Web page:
Will GOP attack Dems on trade?

Will Republicans run campaign ads against Democrats who back fast-track trade authority?

GOP operatives aren’t ruling it out, highlighting the tight spot many Democrats find themselves in as they come under pressure from President Obama to support his trade agenda.

{mosads}Trade is a rare issue where the president is aligned with Speaker John Boehner (R-Ohio) and Senate Majority Leader Mitch McConnell (R-Ky.) against his liberal base and Democratic leaders such as Sen. Harry Reid (D-Nev.), who are adamantly opposed.

The unusual political dynamic could spill into the 2016 campaign season, with Democrats who side with Obama facing a potential “double whammy” of campaign opposition.

While Democrats who vote for the fast-track bill are nearly certain to take heat from liberal allies, particularly labor unions, Republicans could wage similar attacks despite the GOP’s general support for free trade.

It’s still too early to say how the debate will play out at the polls next year, GOP operatives emphasize.

Attacking Democrats for supporting trade would put the National Republican Congressional Committee (NRCC) in an awkward position, considering how hard GOP leaders are pushing Democrats to get on board.

Business groups and trade lobbyists say they don’t anticipate the GOP using the trade votes for 2016 ammunition.

“There may be individual candidates, based on the race,” said a GOP lobbyist working on trade issues, but “I would be surprised” if the NRCC adopts the tactic.

Still, trade is a populist issue, and there remains the potential for Republican challengers in blue-collar districts to go after Democratic trade supporters, both for killing U.S. jobs and empowering a president that conservatives simply don’t trust.

“It’s just way too soon to even see if it is even on the table at all,” said a Washington GOP operative who works on House races. “Obviously the legislation is still pending, and we are not at the point where we are really drilling down on what is or what isn’t something that should be considered.”

A move by Republicans to bash Democrats on trade could rankle business groups that are pushing hard for the deals in the name of increasing exports and stimulating the economy.

“Regardless of political party and affiliation, a vote for TPA [trade promotion authority] is a vote to support manufacturers, increase global competitiveness and open access to the over 95 percent of the world’s customers who live outside the U.S. borders,” said Linda Dempsey, vice president of International Economic Affairs at the National Association of Manufacturers.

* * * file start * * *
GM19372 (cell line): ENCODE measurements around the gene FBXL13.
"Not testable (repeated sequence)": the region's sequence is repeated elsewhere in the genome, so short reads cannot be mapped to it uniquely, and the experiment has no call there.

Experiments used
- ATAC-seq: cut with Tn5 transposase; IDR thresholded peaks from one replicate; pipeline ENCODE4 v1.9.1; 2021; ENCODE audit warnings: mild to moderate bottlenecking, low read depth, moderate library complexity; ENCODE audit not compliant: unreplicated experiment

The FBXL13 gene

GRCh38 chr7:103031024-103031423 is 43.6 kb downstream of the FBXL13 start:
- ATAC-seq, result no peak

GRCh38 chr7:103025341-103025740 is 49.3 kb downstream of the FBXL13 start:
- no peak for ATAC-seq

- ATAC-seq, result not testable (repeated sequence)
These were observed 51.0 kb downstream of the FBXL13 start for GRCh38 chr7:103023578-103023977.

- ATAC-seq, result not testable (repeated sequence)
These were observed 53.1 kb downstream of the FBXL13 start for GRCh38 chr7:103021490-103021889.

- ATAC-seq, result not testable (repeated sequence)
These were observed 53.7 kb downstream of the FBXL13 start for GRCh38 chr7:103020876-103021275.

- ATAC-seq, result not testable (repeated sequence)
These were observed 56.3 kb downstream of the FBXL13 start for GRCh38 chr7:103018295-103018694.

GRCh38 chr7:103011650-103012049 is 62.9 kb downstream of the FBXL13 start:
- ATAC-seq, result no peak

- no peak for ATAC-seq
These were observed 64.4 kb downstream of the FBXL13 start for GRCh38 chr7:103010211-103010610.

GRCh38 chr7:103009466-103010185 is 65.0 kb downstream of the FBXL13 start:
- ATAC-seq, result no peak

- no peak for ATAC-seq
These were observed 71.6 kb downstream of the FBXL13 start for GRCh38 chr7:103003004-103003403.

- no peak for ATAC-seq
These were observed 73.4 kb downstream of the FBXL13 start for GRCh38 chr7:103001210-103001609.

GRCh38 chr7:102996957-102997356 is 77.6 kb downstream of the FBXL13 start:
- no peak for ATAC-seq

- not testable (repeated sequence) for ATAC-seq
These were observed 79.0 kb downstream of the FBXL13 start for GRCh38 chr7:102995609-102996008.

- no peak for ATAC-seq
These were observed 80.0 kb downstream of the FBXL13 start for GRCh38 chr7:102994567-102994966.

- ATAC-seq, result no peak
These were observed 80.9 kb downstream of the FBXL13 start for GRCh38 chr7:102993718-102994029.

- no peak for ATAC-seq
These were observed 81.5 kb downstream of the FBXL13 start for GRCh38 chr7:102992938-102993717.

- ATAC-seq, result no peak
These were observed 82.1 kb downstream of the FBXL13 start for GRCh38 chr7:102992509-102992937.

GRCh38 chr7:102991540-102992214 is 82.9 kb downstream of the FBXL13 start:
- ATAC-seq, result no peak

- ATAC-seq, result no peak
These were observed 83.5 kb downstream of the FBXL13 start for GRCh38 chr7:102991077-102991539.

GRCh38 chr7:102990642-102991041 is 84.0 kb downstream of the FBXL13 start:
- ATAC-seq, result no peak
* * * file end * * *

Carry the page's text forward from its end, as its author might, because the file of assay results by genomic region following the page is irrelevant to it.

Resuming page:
McConnell on Wednesday advanced the debate over fast-track, filing a motion on a tax-exemption bill that will be the vehicle for the proposal. The TPA bill would grant Congress the authority to approve trade deals, but deny lawmakers the power to amend them.

Fast-track authority is seen as vital in Obama’s quest to solidify sweeping trade pacts like the one being negotiated between the United States, Japan and 10 other Asian-Pacific nations.

“This bipartisan bill is about a lot more than just expanding Congress’s oversight authority,” McConnell said. “It’s about delivering prosperity for the middle class and supporting jobs.”

The Senate is expected to pass the measure with broad bipartisan support, but there’s a tougher battle brewing in the House, where GOP leaders are struggling to find 217 votes in the face of conservative opponents wary of granting more authority to Obama.

GOP leaders say Obama needs to do more to win the Democratic support needed to compensate for Republican defections. Ten House Democrats are on record supporting the TPA bill, according to The Hill’s whip count, with at least 23 others publicly undecided. 

Democrats face an agonizing choice on the issue. Those voting “no” will buck a president who’s made trade a top priority of his second term. Those voting “yes” could face primary challenges from the left, as liberal groups continue to ramp up their message that deals like the Trans-Pacific Partnership (TPP) will kill jobs.

Republican strategists are optimistic that tough Democratic primaries fought over trade will benefit GOP challengers at the polls in 2016.

“It shows fissures in the Democratic Party that, if they continue, may end up resulting in more divisive primary battles to take on our incumbents, which may give us more liberal general election Democrats,” the GOP operative said.

But in some districts, trade could be a populist issue that resonates with independents, meaning it could also create an opportunity for Republicans to attack Democratic trade supporters in the general election.

Rep. Tom Cole, an Oklahoma Republican with close ties to GOP leadership, said support for trade, especially among Democrats, is heavily reliant on the makeup of a lawmaker’s district. 

“There’s a lot of Democrats on the West Coast that honestly can cast this vote. Those are very prosperous districts, a lot of them are oriented toward the Pacific [and] very heavily involved in trade and high-tech areas,” he said. 

Democrats are warning that GOP attacks on trade would undermine the Republicans’ case for holding the House and Senate in the next elections.

“It’s hard to see how Republicans make the case that they can govern effectively in advance of 2016 if their political arm is savaging Democrats for supporting a bipartisan bill like this one,” said a Democratic aide whose boss supports trade. 

Vicki Needham contributed.

Tags Boehner Harry Reid John Boehner Mitch McConnell

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